Personal-chef business simmering nicely
Chef Daamian Simmons suspects that food tastes better when you know who cooked it.
“It is like you have a connection with someone who is cooking for you,” the 31-year-old said.
He is putting that idea to the test with his new personal-chef business Daaleis.
“I just want to create an experience where people get to see who I am and what I do,” he said.
He came up with Daaleis during the Covid-19 pandemic.
“I am a sous chef at Coco Reef,” he said. “Right now I am working three days a week. During the pandemic, the hotel was closed for two to three months.”
Sitting at home he thought a lot about what he could do to make extra income. Since starting Daaleis back in July, he has had a steady stream of customers.
With all the social-distancing rules and worries about Covid-19, he has found many people prefer a small, intimate dinner party.
“I am still providing the same quality as the client would get in a high-end restaurant.”
He said cooking in a home setting is different from cooking for a hotel or restaurant.
“In a restaurant they provide the chefs with all the ingredients,” he said. “With this I have to source products myself.”
Mr Simmons said while he may get some speciality items from higher end grocery stores like Miles Market, most of the ingredients he uses are found at Lindo's or the MarketPlace.
“You have some really nice stuff in your average grocery store that you might not know about,” he said.
So far, he has cooked for gatherings as small as two people to as large as 15 people.
“I like to be interactive with people,” he said. “Working in a restaurant kitchen, most times we don't get to talk to the client. But if I am the one who takes the booking, I am talking to the client and explaining what they can get and working out the menu with them. By the day of the function it is like they know who you are.”
He is a perfectionist.
“Most times the night before an event I don't get too much sleep because I am so worried about how things might go, even though I know it is already done,” he said.
Some clients know what they want him to cook up front.
“And that's easy,” he said. “Then I just plug in the sides. But a lot of times they don't know what they want; they just know they want to eat something that tastes good. So I will work with them to create a menu.”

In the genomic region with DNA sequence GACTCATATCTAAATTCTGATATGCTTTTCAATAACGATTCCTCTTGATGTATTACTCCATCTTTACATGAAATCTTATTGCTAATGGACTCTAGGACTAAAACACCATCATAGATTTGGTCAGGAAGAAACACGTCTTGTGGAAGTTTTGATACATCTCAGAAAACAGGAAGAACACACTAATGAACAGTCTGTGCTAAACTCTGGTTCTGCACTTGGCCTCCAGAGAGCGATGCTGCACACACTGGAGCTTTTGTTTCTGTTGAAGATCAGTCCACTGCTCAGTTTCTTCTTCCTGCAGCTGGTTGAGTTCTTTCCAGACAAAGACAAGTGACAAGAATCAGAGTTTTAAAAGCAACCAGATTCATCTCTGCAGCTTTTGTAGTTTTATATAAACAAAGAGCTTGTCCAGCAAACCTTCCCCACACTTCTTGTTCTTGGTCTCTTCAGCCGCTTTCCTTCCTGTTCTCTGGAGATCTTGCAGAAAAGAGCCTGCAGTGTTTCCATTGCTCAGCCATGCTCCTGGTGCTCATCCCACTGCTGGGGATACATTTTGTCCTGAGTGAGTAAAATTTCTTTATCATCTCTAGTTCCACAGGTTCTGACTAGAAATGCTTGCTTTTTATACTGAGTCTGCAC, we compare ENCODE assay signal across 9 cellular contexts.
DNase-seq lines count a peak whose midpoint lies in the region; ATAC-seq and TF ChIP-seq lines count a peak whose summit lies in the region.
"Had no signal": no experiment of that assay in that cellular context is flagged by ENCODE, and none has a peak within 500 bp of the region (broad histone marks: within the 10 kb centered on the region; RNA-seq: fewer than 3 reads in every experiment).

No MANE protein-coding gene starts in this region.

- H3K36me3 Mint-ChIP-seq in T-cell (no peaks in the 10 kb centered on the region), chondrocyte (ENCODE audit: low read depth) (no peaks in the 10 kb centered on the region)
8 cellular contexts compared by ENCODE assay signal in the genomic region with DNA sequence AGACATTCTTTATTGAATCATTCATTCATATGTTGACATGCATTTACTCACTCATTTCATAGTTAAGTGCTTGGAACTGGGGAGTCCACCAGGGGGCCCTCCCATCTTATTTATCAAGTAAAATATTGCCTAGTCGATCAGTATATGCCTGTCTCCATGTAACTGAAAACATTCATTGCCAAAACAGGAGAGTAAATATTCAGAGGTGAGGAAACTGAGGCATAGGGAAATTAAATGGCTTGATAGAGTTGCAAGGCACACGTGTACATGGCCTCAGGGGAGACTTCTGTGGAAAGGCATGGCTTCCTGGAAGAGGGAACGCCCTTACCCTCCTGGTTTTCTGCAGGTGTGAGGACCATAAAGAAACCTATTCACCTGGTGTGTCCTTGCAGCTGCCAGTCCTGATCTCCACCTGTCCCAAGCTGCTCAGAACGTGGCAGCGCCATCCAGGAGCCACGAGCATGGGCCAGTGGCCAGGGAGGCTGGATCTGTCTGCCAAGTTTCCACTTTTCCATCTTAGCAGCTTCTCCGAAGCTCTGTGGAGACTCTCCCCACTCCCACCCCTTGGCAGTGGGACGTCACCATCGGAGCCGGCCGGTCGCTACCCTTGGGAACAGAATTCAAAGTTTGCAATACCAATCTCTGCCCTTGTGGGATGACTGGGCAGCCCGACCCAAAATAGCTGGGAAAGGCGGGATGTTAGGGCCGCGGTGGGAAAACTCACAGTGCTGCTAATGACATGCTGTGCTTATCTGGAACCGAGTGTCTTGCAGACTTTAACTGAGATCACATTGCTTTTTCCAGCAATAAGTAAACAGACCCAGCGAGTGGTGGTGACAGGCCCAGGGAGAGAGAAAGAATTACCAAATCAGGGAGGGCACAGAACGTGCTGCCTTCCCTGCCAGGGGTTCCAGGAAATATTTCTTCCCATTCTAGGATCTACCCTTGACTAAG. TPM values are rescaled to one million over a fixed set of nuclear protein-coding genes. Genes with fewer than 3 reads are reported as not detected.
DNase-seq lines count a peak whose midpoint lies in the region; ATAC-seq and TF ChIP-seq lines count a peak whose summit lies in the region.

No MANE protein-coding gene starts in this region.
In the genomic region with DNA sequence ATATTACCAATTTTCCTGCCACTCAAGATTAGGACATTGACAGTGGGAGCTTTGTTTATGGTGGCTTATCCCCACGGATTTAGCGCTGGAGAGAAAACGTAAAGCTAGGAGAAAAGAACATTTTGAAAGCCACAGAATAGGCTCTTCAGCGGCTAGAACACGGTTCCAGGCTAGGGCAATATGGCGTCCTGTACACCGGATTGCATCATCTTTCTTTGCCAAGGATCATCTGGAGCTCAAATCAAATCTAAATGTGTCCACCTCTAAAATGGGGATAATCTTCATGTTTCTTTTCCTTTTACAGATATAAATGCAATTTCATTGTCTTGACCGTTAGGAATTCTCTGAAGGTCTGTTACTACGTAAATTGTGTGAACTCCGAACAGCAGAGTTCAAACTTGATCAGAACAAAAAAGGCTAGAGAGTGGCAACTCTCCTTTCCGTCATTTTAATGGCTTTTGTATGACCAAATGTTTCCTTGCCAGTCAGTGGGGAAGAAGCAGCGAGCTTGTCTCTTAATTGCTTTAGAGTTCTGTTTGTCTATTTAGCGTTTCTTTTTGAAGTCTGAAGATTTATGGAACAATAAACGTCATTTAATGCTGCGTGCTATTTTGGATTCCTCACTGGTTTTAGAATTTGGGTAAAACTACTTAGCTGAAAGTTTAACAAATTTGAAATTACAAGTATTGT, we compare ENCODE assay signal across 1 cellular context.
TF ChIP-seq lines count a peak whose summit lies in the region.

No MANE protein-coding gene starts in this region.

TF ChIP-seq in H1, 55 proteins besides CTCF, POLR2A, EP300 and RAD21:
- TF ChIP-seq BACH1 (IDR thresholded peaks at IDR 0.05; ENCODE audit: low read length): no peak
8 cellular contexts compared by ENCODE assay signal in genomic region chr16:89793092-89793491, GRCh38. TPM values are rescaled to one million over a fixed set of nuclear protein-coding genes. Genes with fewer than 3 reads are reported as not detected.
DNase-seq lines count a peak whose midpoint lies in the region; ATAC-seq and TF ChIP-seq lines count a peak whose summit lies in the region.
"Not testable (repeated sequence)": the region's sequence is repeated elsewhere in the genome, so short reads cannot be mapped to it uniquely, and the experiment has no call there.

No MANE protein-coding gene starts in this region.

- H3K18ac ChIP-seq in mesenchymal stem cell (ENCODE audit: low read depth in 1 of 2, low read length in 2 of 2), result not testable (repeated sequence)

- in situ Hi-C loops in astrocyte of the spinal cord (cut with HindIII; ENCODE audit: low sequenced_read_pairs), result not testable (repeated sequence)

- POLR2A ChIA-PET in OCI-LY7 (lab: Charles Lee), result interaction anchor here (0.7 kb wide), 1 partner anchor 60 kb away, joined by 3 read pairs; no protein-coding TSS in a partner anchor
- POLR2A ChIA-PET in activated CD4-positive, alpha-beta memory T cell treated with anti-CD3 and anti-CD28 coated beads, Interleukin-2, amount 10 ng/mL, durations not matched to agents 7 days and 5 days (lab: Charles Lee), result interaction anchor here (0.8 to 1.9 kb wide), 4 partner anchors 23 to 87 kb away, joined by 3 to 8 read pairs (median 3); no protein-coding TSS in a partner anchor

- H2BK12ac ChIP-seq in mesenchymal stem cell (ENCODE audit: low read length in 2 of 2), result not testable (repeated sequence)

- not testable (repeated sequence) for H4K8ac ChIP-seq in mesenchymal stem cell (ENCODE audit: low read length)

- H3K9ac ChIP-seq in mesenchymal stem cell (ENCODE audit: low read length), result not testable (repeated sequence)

He does not really have a favourite style of cooking.
“I love our local products and ingredients, but I am also someone who likes an international flair as well,” he said. “I like Middle Eastern cooking, Thai cooking and authentic Italian. So I can't say I like a specific type of cooking, but I do love international flavours.”
But he does take special care with vegetarian and vegan cuisine. It's in high demand because most restaurants in Bermuda have only limited vegan or vegetarian entrées.
“Many places just offer a salad,” he said. “With this I want to go deeper. There are vegan restaurants all over the world.”
He studied the culinary arts at the Bermuda College and then spent 1½ years at the Art Institute in Charleston, South Carolina.
Then due to financial challenges, he had to return to Bermuda.
“I just wanted to help my mother out,” he said. “So from there I continued my studies at the Fairmont Hamilton Princess. Then I started to move about after that.”
Now he is looking at renting a commercial kitchen.
“With that I could do things on a larger scale,” he said. “I could tap into the catering side of things. Catering and private cheffing are two different things. With catering, everything is brought to you and set up, versus private cheffing where things are cooked in your home, in front of you.”
Mr Simmons said not everyone who hires him has a great kitchen or lots of space. Some clients have solved this problem by renting an Airbnb property for the evening.
“That makes things easier because then you have the kitchen space,” he said.
• For more information see him on Instagram or Facebook @daaleis or e-mail firstname.lastname@example.org